Ask A Greenpointer: The Homeless Question, Part II
I have attempted to keep my response to this question from being informed by that tendered by the Co-pastor of the Greenpoint Reformed Church. And, for the most part, it isn’t. I mention this because our answers ended up complementing each other. Greenpointers’s answer can be found here, follows is my take on the question posited to us:
Given all of the development and displacement, has homelessness increased visibly? If so, will the cityâ€™s new decision to start turning people away from homeless shelters (if it believes they have other housing options) affect people in search of shelter in Greenpoint?
This is not a very easy question to answer. There are a number of reasons why, among them:
- I do not have any statistics.
- A number of people many would presume to be homeless, e.g.; “bums” (like the folks often seen drunk/passed-out on Greenpoint Avenue), are are not homeless. They have a place to call home— or family residing here— but prefer to consume alcoholic beverages al fresco.
- Given the previous point, it is impossible to approach this question without touching upon the subject of substance abuse.
- “Displacement” (in my opinion) is a separate issue altogether.
Having made my misgivings known, I will attempt to answer this question using the one thing I can offer: personal experience.
Visibility: When I first moved to Greenpoint I lived on Clay Street. The impact of crack was very evident back then. This is why I would not use the stairwell on Box Street to access the Pulaski Bridge. A number of people (presumably addicts) were living there; the steps were littered with shit, crack vials and hypodermic needles. It was really bad. I would walk south and use the ramp at Eagle Street instead. Around 2003 this changed. The Box Street entrance to the Pulaski has little in the way of tenants nowadays save pigeons. LOTS of pigeons.
It should also be noted that within the last year I have seen a noticeable reduction in the number of people loitering on (and around) Greenpoint Avenue as well.
Do I think the previous changes are indicators of a reduced homeless population? Absolutely not. I cannot profess to know what the 94th Precinct has in the ways of priorities, but I strongly suspect reducing the visibility of the homeless problem here is one of them. One need only go to Huron, India or Java Street (west of West Street), Commercial Street, McGolrick Park or (occasionally) McCarren Park to realize the homeless population is alive and (not so) well.
Police activity aside, I would like to add (on a related note) that after the Terminal Warehouse fire there was a noticeable uptick of drug and homeless activity on my block: Green Street. These people clearly came from somewhere. Given the timing, close proximity and the privacy my block affords (due to 1/4-1/3 of it being demolished) it is not unreasonable to deduce these people used to reside in or around the market.
My conclusion: the homeless “bum” population is less visible by virtue of the fact it has become more dispersed.
Substance abuse: It is an epidemic here. As I mentioned earlier, a number of people (women mostly) one sees drinking themselves to oblivion on the streets are not homeless: they’re addicts. And being addicts, they hang out with other addicts (many of whom are, in fact, homeless). Here’s an example, let’s call her “Wendy”.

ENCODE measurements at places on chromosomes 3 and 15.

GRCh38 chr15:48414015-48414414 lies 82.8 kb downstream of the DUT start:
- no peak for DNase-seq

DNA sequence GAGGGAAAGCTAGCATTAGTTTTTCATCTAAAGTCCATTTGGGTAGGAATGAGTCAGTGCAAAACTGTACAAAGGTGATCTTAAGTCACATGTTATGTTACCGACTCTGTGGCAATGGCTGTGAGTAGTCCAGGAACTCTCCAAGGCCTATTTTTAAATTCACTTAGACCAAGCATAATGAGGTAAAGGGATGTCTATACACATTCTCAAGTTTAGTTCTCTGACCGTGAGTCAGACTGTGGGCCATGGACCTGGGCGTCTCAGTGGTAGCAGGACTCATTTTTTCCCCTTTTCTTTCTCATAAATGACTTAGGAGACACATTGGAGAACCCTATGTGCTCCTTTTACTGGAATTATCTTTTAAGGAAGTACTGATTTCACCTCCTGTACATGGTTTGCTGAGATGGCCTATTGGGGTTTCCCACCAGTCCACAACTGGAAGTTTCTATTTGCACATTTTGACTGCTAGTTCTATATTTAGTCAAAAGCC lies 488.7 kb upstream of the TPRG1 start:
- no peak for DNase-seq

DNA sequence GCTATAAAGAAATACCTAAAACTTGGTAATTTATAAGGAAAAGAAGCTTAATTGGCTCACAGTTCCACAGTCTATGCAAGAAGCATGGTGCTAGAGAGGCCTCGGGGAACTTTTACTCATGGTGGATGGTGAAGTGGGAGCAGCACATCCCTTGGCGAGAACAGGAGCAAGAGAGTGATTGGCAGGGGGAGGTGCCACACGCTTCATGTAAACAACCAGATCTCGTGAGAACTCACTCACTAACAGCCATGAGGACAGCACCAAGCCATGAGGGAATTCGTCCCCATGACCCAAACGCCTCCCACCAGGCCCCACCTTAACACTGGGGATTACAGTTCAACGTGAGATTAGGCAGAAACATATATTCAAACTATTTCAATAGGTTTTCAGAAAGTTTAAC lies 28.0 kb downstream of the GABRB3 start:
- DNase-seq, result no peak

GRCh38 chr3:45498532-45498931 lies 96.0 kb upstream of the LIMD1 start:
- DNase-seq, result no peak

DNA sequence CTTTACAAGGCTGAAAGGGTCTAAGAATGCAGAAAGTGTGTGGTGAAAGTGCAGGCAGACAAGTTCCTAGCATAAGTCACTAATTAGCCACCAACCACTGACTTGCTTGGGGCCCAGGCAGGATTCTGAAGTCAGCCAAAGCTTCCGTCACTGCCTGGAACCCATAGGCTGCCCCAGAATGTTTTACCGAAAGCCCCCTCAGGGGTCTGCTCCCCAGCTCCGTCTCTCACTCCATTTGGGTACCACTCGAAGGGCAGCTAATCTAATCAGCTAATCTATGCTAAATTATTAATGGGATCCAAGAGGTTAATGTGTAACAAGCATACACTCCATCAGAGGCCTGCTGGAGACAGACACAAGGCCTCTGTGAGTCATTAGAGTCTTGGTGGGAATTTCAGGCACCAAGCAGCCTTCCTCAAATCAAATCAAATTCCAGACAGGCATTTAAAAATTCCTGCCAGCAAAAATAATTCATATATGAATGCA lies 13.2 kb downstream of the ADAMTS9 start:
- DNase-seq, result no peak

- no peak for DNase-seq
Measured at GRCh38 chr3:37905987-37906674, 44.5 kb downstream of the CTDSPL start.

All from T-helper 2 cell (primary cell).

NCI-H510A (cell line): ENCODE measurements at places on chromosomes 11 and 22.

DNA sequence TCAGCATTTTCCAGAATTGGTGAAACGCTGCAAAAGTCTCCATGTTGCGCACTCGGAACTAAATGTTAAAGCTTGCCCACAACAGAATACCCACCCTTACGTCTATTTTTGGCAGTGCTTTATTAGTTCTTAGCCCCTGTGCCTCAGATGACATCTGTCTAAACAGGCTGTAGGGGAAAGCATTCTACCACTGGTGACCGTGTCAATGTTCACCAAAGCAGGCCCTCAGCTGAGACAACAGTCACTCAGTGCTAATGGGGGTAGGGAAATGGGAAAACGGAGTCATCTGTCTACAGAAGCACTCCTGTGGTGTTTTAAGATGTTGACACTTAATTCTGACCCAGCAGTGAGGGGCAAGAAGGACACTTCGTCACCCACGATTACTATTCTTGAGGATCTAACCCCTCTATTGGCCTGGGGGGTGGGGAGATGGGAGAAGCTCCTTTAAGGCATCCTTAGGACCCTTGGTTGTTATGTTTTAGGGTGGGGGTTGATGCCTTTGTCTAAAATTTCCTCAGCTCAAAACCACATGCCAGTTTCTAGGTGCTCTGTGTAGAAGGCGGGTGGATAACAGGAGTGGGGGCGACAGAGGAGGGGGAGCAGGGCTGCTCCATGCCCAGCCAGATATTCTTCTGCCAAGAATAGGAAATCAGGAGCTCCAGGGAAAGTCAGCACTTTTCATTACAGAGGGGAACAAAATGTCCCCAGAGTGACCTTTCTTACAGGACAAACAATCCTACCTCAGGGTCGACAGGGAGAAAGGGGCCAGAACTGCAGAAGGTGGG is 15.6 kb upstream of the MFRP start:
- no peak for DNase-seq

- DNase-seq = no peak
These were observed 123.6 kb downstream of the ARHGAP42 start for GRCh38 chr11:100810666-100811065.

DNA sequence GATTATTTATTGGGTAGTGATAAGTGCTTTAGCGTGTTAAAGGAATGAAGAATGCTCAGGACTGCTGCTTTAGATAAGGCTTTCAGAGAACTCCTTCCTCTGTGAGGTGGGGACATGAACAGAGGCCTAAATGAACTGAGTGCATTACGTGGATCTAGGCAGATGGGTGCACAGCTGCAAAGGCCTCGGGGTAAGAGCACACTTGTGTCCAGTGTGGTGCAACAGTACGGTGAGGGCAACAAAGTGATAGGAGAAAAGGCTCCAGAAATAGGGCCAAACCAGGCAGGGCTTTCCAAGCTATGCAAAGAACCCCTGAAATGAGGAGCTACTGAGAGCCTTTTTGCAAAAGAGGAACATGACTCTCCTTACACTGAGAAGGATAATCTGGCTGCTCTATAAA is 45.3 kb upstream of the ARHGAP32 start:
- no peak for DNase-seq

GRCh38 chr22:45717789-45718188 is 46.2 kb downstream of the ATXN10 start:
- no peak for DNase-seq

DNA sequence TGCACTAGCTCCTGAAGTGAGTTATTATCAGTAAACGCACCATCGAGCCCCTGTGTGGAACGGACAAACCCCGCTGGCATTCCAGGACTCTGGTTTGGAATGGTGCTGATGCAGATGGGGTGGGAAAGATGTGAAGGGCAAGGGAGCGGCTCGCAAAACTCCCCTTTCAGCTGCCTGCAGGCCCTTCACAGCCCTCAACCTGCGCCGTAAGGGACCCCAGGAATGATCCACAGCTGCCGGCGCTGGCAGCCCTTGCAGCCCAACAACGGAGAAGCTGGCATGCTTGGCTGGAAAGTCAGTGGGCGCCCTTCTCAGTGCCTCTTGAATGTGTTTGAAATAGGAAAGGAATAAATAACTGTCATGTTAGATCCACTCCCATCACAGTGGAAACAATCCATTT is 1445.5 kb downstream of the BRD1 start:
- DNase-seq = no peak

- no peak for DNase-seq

Wendy is married and has a daughter. She lives with her husband in apartment right here in Greenpoint. I would place her age as being in the mid-thirties, though you wouldn’t know it by looking at her: she looks much older. Wendy, like her husband, has a full-time job. I have seen her commuting on a number of mornings.
I have spoken with Wendy on occasion; she’s a very nice, funny person. Several years ago she happened to be in The Vortex (a local junk shop which has since relocated to Bushwick) when I came in. I was told by Geoff, the cashier, that a gentleman had come by asking about me (because I was not returning his phone calls and numerous voice mails). I cringed. Wendy was there when he happened to come by:
Wendy: Ugh, that guy was an asshole. He had no personality.
Me: Oh, he has a personality alright…
Wendy: Yeah, a personality like SHIT.
Wendy hit the nail right on the proverbial head. This guy had a personality like shit. Now try to reconcile the above witty retort with its author sitting on the streets, throughly inebriated, slurring and shouting along with some of Greenpoint’s surliest bums. Perhaps it may seem a contradiction to some, but it isn’t: Wendy is two different people. When sober, Wendy is pretty cool. When drunk, she becomes yet another “bum” sitting on the sidewalk.
There are a lot of “Wendys” in Greenpoint. They may or may not have homes, but the majority of them do have family members who reside in the area. Family members who have become resigned to their brother’s, sister’s, cousin’s, aunt’s, uncle’s alcoholism and living on the streets.
Leszek Kuczera is probably the most visible example of this phenomenon to come to the public’s attention. Who the hell is he, you ask? Mr. Kuczera was the chap accused of starting a certain conflagration in this neighborhood. Instead of railroading him (let’s face facts: there is no way in hell this man did it), the judge saw fit to order him into rehab. I applaud this decision. Too bad it took a burning building to make it happen.